The authors certify that they have obtained appropriate patient consent documentation, and the patient has given permission for his images and other clinical information to be reported in the journal. The patient understands that his name and initials will not be published and due efforts will be made to conceal identity, but anonymity cannot be guaranteed. Applicable reporting guideline for case reports (CARE) was followed by the authors.


We would like to thank the Department of Cardiac Anesthesia at Ohio State University for their support and guidance at editing this article.

Financial support and sponsorship

This study was financially supported by the Department of Anesthesiology, Ohio State Wexner Medical Center.

Conflicts of interest

There are no conflicts of interest.

Ethical conduct of research

The authors of this manuscript declare that this scientific work complies with reporting quality, formatting, and reproducibility guidelines set forth by the EQUATOR Network. The authors also attest that this clinical investigation was determined to not require Institutional Review Board/Ethics Committee Review, and the corresponding protocol/approval number is not applicable.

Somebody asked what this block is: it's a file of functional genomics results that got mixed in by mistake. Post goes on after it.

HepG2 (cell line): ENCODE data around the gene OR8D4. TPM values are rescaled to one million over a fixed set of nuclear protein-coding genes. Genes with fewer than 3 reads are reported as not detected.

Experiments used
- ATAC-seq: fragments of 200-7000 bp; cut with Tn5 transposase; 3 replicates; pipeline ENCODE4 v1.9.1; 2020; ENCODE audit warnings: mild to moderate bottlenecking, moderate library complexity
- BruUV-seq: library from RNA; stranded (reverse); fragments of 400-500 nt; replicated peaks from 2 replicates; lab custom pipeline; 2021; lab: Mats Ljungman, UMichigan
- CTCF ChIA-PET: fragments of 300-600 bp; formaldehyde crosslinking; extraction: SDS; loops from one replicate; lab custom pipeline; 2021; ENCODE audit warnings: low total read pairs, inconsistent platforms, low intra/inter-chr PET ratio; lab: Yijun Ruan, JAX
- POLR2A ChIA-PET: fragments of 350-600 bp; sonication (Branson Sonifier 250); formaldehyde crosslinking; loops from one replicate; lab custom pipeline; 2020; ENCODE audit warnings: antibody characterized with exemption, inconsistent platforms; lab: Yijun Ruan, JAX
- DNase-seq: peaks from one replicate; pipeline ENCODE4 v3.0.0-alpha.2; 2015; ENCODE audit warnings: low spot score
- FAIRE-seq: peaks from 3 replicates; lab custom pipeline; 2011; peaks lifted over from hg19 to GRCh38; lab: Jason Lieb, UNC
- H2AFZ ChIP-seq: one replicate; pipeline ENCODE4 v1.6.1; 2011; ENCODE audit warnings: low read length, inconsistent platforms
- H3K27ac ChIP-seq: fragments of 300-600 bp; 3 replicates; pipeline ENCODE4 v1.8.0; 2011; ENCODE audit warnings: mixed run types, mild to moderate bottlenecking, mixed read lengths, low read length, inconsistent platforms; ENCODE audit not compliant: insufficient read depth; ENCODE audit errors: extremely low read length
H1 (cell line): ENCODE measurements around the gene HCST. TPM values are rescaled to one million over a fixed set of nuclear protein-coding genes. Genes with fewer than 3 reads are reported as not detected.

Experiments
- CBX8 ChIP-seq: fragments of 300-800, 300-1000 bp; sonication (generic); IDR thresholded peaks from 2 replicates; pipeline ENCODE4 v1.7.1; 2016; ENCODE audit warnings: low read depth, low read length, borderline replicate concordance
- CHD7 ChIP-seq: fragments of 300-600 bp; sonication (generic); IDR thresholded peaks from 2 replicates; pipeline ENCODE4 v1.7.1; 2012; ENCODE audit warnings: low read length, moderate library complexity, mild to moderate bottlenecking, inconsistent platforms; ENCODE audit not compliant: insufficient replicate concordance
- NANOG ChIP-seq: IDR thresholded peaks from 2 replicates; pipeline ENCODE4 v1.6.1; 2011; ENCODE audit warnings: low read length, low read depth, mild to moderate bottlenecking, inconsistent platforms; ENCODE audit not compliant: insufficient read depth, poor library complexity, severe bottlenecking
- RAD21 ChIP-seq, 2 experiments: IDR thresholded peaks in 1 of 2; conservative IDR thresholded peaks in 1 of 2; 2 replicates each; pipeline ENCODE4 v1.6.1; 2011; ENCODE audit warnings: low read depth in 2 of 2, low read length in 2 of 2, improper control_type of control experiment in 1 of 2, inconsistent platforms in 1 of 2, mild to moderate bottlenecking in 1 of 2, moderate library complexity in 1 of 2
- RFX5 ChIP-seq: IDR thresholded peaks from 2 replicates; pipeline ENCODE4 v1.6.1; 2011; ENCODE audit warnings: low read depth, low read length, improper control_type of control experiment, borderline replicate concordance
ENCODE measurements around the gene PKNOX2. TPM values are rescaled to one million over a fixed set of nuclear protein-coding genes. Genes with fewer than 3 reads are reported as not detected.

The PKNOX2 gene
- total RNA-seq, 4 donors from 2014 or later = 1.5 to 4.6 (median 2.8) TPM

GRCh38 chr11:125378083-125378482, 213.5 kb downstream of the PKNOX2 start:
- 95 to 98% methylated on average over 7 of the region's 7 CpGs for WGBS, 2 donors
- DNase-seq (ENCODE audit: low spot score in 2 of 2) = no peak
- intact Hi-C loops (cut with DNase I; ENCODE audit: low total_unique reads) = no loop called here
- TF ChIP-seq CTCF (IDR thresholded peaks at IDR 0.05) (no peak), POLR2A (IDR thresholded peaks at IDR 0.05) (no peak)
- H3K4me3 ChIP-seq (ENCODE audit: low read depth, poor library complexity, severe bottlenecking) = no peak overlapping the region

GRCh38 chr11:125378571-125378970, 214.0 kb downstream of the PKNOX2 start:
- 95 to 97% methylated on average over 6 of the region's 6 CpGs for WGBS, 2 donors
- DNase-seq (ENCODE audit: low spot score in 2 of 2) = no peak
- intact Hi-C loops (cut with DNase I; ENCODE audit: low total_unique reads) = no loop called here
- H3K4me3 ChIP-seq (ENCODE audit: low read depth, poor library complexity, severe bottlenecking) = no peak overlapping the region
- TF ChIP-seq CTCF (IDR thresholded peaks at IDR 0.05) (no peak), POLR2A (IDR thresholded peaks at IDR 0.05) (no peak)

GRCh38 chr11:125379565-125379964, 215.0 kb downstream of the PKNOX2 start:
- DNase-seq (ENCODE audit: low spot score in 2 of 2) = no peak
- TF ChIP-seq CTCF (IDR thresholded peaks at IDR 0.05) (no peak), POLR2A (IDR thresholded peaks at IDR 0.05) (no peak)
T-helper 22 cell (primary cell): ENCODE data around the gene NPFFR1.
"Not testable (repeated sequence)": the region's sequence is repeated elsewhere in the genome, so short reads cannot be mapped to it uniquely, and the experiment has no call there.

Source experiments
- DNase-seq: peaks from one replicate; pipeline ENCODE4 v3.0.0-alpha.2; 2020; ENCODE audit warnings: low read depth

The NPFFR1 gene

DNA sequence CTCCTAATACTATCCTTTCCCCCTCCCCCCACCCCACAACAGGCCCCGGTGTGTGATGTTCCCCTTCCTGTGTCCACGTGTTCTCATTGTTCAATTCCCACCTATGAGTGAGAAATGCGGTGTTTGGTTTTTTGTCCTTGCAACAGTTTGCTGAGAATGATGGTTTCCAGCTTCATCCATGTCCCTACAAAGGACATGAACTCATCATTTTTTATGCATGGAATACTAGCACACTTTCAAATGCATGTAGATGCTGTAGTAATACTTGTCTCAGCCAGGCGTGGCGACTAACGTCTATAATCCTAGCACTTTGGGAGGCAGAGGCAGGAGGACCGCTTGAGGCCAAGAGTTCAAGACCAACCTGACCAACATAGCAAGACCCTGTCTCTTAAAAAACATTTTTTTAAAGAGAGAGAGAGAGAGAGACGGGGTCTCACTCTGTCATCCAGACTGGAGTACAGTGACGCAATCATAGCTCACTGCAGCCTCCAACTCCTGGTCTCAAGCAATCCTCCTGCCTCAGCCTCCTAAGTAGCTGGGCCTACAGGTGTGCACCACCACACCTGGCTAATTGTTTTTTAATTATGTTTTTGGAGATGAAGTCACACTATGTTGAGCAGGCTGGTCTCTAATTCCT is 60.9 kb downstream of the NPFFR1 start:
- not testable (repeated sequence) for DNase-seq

References Top

Nishimura RA, Vahanian A, Eleid MF, Mack MJ. Mitral valve disease–current management and future challenges. Lancet 2016;387:1324-34.  Back to cited text no. 1
Nishimura RA, Otto CM, Bonow RO, Carabello BA, Erwin JP 3rd, Fleisher LA, et al. 2017 AHA/ACC focused update of the 2014 AHA/ACC guideline for the management of patients with valvular heart disease: A report of the American College of Cardiology/American Heart Association Task Force on Clinical Practice Guidelines. J Am Coll Cardiol 2017;70:252-89.  Back to cited text no. 2